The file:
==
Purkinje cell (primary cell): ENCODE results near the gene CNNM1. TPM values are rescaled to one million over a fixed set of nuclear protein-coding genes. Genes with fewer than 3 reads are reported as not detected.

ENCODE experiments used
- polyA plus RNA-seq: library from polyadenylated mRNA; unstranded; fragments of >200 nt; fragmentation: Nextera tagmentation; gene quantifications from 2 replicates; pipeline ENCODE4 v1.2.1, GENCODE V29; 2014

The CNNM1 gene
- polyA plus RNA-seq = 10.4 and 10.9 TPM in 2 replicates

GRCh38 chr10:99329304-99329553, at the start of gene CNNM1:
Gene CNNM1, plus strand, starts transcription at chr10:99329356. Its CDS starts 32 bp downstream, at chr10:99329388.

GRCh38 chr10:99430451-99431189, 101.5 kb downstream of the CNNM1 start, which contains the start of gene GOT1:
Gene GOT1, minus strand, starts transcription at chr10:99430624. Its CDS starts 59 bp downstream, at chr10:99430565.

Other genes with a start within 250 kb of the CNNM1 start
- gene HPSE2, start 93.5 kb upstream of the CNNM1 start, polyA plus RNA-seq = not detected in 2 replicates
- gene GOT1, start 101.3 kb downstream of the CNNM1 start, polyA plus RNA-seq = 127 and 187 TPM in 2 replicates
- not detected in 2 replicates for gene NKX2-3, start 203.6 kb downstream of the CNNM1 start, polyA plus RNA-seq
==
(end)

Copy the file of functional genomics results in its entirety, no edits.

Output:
Purkinje cell (primary cell): ENCODE results near the gene CNNM1. TPM values are rescaled to one million over a fixed set of nuclear protein-coding genes. Genes with fewer than 3 reads are reported as not detected.

ENCODE experiments used
- polyA plus RNA-seq: library from polyadenylated mRNA; unstranded; fragments of >200 nt; fragmentation: Nextera tagmentation; gene quantifications from 2 replicates; pipeline ENCODE4 v1.2.1, GENCODE V29; 2014

The CNNM1 gene
- polyA plus RNA-seq = 10.4 and 10.9 TPM in 2 replicates

GRCh38 chr10:99329304-99329553, at the start of gene CNNM1:
Gene CNNM1, plus strand, starts transcription at chr10:99329356. Its CDS starts 32 bp downstream, at chr10:99329388.

GRCh38 chr10:99430451-99431189, 101.5 kb downstream of the CNNM1 start, which contains the start of gene GOT1:
Gene GOT1, minus strand, starts transcription at chr10:99430624. Its CDS starts 59 bp downstream, at chr10:99430565.

Other genes with a start within 250 kb of the CNNM1 start
- gene HPSE2, start 93.5 kb upstream of the CNNM1 start, polyA plus RNA-seq = not detected in 2 replicates
- gene GOT1, start 101.3 kb downstream of the CNNM1 start, polyA plus RNA-seq = 127 and 187 TPM in 2 replicates
- not detected in 2 replicates for gene NKX2-3, start 203.6 kb downstream of the CNNM1 start, polyA plus RNA-seq